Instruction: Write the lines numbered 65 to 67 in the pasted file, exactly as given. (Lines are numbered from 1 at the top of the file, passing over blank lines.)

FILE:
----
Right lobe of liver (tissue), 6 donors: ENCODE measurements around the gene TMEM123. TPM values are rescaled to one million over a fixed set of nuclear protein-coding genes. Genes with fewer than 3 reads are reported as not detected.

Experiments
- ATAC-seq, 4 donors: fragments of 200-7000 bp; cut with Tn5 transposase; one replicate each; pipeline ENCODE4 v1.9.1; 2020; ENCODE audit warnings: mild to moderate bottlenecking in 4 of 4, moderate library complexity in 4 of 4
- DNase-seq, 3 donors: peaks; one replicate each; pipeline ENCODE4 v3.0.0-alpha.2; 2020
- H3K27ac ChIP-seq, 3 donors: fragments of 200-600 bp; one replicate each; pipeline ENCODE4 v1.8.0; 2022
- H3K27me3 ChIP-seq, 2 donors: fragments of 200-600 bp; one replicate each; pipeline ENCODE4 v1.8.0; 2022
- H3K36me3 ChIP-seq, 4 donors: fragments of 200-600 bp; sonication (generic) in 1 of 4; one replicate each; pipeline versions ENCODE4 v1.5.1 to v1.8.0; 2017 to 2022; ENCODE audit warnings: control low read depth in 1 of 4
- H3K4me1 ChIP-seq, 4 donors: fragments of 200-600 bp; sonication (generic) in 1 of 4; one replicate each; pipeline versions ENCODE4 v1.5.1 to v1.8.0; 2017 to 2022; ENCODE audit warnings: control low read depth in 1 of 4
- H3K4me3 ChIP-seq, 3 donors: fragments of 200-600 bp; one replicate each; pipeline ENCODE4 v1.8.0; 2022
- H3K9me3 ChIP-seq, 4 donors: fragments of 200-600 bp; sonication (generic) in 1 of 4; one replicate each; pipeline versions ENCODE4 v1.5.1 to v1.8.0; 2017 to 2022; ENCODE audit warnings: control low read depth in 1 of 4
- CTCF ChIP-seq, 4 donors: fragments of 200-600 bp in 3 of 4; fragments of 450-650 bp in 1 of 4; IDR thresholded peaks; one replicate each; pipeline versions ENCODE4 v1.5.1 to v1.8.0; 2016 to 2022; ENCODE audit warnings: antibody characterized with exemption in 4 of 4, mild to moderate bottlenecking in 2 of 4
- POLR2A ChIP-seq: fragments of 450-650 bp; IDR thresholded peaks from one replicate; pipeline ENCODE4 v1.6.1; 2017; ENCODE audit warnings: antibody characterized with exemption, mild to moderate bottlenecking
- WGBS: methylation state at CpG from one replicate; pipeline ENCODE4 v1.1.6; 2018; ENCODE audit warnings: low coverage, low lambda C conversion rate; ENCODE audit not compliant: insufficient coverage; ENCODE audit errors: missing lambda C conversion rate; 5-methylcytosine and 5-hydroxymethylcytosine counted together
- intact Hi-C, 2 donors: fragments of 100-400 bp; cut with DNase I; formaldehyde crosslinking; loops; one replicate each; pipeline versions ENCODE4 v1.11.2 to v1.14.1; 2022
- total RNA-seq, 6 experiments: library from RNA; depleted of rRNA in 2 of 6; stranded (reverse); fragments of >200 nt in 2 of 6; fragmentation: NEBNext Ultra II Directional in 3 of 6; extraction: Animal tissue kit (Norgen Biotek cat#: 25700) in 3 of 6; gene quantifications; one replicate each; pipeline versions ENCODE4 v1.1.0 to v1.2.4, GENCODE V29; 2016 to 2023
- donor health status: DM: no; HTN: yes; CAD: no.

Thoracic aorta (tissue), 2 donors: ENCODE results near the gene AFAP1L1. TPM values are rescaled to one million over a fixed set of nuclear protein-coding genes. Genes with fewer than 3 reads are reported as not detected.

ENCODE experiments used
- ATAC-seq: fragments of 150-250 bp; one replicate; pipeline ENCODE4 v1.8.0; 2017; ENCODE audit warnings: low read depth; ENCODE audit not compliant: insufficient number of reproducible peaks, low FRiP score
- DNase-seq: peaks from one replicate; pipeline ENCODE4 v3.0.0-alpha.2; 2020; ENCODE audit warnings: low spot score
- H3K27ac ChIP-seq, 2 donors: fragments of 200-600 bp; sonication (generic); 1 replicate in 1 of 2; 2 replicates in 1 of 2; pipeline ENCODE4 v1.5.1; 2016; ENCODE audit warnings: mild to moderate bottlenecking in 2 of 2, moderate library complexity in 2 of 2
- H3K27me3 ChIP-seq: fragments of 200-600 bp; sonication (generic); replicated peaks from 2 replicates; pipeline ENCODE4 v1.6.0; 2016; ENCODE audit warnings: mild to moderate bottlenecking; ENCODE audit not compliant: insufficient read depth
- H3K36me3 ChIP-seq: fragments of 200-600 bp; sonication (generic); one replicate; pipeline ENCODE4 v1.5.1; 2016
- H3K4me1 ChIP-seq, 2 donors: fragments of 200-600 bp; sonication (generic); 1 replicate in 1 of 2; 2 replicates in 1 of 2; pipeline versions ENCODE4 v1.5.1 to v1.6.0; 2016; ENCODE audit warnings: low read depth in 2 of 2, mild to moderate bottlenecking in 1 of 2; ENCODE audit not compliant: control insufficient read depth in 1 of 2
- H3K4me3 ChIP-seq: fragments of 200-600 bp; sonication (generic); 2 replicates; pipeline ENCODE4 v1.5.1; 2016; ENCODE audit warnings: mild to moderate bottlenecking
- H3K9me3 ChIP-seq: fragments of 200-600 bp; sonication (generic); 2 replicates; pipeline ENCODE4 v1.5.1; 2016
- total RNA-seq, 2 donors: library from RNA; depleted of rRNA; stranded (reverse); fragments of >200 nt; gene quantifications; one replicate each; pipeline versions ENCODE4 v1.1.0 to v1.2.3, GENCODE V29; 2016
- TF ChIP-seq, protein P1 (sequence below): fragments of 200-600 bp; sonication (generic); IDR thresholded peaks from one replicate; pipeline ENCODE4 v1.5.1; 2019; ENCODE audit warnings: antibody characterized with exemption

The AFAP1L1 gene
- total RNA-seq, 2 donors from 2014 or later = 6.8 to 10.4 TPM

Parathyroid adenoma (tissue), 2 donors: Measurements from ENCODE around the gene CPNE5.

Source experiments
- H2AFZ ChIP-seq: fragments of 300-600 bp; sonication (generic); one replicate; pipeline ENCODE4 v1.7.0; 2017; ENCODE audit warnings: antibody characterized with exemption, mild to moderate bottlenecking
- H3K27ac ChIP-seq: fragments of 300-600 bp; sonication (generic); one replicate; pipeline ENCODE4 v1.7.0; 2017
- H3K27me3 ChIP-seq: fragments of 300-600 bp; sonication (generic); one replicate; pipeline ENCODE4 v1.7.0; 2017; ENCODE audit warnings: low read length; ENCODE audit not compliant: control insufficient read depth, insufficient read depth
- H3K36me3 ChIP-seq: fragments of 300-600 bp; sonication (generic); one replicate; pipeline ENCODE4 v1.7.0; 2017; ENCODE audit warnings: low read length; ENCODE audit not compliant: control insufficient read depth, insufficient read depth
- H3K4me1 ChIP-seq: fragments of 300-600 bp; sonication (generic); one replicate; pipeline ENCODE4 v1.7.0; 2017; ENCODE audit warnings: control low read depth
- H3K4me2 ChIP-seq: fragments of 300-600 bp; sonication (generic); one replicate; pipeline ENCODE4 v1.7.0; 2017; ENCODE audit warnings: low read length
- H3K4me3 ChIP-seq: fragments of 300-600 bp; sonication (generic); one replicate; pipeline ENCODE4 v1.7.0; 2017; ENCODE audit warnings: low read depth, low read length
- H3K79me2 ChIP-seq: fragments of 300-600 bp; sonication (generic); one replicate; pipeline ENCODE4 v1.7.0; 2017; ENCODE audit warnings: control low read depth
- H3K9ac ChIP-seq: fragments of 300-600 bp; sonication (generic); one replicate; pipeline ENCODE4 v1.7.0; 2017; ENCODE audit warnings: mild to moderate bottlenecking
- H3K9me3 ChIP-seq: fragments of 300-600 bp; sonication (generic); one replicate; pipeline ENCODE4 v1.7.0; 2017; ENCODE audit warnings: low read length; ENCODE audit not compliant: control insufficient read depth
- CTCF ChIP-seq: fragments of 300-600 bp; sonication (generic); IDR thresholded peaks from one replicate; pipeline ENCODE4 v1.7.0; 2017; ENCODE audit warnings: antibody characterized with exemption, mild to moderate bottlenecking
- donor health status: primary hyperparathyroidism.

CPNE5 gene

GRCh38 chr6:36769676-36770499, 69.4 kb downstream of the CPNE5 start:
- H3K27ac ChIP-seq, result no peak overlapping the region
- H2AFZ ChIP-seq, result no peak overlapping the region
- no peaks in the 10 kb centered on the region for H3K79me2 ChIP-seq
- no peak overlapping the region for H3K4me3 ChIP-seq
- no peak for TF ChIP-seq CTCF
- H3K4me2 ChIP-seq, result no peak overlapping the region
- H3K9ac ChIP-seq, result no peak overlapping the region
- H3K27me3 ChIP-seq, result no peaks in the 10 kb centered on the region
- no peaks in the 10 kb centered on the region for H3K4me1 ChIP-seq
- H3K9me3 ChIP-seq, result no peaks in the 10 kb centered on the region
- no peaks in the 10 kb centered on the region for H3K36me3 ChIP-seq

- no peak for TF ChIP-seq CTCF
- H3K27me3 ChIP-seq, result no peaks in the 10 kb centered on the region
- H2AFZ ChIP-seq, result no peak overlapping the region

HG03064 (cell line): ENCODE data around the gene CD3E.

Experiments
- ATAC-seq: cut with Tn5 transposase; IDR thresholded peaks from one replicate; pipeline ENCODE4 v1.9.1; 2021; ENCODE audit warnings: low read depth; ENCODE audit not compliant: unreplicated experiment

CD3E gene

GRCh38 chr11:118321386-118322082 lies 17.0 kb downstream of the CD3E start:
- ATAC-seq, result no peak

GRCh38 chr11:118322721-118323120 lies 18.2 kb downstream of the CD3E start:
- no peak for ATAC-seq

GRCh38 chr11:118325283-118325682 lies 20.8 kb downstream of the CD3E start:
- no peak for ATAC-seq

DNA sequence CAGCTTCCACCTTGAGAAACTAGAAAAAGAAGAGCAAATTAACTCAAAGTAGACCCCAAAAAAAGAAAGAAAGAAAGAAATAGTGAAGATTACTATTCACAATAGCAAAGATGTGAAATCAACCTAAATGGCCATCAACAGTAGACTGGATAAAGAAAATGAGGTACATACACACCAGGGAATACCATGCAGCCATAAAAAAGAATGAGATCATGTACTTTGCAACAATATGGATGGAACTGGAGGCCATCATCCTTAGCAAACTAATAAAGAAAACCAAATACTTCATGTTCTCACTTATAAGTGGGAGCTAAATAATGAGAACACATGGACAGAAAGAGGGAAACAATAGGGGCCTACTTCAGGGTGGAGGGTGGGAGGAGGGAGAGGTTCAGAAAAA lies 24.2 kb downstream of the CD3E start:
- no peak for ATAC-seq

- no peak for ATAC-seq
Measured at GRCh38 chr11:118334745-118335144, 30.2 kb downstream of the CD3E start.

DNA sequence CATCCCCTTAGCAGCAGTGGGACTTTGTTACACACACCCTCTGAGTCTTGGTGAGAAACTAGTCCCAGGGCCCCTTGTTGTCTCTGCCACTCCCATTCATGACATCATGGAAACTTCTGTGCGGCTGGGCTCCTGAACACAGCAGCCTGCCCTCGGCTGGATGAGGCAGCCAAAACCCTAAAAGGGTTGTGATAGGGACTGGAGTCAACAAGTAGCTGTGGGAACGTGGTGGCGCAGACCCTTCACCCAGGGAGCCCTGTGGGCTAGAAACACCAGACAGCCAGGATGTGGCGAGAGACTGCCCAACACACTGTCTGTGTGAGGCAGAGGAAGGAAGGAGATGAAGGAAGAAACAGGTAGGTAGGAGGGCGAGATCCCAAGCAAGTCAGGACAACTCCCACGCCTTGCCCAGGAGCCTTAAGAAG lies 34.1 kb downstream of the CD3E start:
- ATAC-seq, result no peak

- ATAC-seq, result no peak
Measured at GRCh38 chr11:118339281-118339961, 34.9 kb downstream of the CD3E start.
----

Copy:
GRCh38 chr11:118321386-118322082 lies 17.0 kb downstream of the CD3E start:
- ATAC-seq, result no peak

GRCh38 chr11:118322721-118323120 lies 18.2 kb downstream of the CD3E start: